The Syrian army seized control on Wednesday (June 5) of the strategic border town of Qusair, Syrian and Lebanese television stations showed, in a major advance for President Bashar al-Assad's forces in the country's two-year civil war.
Hezbollah television station Al-Manar showed a deserted looking Qusair as soldiers stuck Syrian flags on piles of rubble spilling from shelled buildings across the torn up streets.
Rebels said they had pulled out of Qusair, which lies on a cross-border supply route with neighbouring Lebanon and where they had fought fierce battles with government forces and Hezbollah guerrillas for more than two weeks.
Assad's forces fought hard to seize Qusair, which had been in rebel hands for over a year, to reassert control of a corridor through the central province of Homs which links Damascus to the coastal heartland of Assad's minority Alawites, an offshoot of Shi'ite Islam.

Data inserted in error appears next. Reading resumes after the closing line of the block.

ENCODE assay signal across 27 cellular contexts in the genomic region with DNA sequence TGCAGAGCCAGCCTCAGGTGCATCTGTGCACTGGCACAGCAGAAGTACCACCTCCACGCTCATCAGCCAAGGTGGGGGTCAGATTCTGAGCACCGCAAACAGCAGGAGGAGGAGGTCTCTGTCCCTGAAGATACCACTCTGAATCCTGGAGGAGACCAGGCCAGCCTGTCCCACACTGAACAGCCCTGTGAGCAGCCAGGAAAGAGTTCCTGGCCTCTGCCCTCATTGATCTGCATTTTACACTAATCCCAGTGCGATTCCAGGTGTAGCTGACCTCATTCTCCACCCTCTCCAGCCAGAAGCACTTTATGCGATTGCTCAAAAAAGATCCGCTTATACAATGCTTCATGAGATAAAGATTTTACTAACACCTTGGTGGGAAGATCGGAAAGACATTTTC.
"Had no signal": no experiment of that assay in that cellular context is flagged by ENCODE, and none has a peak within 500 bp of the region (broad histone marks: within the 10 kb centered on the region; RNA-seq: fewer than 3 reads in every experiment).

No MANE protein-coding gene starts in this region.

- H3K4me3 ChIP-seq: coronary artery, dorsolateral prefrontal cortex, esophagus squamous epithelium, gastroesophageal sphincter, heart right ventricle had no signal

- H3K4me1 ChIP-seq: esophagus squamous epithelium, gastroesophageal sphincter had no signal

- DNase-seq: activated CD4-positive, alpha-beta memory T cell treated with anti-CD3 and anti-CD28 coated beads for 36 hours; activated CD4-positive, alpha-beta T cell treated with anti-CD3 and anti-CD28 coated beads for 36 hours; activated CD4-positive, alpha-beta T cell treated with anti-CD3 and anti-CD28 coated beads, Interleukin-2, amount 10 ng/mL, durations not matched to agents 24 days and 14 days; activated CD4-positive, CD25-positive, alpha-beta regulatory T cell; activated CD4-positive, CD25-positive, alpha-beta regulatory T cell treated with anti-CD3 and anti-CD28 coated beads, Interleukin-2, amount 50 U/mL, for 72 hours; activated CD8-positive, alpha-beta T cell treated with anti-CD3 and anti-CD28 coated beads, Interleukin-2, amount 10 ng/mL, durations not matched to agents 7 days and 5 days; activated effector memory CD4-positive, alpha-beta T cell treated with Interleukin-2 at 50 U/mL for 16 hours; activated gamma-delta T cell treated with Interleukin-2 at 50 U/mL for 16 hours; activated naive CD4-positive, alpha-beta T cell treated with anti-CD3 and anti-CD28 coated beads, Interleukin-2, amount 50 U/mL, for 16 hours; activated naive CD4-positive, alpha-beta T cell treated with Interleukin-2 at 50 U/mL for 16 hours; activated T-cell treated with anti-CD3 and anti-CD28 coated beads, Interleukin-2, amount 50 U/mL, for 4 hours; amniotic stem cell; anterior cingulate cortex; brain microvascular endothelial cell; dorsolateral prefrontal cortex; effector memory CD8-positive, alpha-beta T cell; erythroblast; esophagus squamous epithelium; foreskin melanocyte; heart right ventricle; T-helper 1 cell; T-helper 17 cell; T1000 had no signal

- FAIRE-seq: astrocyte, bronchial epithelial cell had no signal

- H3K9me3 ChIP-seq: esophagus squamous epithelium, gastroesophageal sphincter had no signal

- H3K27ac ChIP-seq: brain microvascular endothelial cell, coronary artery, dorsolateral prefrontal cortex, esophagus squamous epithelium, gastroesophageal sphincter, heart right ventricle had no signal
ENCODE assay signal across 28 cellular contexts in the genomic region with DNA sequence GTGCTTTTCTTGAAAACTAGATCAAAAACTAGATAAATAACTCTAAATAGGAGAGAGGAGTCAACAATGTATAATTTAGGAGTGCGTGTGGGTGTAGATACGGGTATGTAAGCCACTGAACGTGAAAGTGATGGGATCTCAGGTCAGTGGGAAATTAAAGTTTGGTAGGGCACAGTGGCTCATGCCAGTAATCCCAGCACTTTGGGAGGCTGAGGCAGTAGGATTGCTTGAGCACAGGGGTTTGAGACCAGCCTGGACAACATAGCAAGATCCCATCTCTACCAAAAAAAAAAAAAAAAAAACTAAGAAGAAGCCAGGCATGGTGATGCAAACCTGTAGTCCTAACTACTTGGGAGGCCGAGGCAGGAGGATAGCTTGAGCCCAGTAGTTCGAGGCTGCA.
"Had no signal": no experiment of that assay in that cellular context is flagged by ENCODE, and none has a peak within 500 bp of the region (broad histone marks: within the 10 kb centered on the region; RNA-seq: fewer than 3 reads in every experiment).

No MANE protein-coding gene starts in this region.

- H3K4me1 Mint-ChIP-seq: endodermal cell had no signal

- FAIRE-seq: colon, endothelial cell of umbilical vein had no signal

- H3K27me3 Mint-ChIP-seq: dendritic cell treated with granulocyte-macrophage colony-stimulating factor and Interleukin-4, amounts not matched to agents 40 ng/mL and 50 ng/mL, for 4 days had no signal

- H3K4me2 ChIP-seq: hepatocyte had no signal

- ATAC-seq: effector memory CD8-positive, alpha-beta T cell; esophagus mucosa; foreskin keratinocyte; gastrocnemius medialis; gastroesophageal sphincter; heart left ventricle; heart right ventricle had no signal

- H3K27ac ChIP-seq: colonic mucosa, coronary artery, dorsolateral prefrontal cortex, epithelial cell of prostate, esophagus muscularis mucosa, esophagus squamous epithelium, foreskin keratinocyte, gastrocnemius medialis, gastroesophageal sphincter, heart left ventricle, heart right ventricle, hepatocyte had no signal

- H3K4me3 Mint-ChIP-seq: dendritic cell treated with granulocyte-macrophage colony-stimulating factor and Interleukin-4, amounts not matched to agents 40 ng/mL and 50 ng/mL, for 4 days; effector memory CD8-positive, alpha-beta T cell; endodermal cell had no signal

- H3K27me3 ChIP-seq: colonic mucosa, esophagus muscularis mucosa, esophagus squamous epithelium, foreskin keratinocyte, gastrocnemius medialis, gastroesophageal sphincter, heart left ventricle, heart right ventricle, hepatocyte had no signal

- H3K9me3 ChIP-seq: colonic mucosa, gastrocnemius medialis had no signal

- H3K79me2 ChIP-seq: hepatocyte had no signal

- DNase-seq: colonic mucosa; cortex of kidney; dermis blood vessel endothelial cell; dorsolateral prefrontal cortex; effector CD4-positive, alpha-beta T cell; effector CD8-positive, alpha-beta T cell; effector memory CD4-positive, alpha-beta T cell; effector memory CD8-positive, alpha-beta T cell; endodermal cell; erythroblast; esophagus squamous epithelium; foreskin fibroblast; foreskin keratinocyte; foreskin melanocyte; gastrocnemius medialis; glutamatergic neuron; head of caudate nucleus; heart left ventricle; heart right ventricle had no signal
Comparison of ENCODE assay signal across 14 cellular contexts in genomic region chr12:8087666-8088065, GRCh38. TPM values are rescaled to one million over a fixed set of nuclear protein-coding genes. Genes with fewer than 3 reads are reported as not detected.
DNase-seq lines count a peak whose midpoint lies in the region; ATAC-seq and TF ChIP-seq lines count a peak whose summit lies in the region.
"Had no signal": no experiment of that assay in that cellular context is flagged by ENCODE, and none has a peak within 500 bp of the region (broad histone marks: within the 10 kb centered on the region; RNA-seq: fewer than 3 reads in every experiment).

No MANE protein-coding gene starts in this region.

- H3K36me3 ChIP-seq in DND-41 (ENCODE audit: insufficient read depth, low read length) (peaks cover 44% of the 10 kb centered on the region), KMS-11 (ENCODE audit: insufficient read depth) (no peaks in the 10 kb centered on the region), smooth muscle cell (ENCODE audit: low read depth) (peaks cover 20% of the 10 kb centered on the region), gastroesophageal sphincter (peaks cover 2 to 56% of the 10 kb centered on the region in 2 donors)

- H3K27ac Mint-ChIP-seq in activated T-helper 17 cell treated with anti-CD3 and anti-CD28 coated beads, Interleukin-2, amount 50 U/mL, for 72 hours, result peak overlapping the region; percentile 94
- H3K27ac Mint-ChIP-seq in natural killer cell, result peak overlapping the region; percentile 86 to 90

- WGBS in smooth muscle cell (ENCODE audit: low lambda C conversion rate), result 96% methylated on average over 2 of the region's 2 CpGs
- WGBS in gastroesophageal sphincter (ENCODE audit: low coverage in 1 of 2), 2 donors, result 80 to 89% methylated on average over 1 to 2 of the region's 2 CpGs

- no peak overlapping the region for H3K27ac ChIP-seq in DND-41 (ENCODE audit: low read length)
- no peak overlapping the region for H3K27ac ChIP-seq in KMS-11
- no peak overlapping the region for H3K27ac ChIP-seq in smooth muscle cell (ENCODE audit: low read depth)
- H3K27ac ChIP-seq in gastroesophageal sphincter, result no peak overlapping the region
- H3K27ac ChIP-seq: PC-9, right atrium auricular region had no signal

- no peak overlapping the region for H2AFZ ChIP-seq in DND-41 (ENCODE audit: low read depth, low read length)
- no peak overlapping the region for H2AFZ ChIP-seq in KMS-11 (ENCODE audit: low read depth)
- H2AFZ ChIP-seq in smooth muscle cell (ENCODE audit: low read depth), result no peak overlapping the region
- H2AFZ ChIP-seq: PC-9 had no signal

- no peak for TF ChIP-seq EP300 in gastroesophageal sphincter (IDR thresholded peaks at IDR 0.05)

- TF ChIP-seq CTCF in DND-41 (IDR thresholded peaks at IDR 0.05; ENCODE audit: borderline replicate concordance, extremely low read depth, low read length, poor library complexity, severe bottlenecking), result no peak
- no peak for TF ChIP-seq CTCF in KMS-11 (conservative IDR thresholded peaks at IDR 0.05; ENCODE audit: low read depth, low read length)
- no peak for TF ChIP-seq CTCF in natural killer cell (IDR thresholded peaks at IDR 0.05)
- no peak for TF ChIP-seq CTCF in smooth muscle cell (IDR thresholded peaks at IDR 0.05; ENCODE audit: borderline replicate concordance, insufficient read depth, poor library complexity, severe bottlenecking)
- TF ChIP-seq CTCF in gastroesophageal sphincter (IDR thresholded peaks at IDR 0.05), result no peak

It marked the latest military gain for Assad, who has launched a series of counter-offensives against mainly Sunni Muslim rebels battling to overthrow him and end his minority Alawite family's four decade grip on power.
More than 80,000 people have been killed in the fighting and another 1.6 million Syrians refugees have fled a conflict which has fueled sectarian tensions across the Middle East, spilled over into neighbouring Lebanon and divided world power.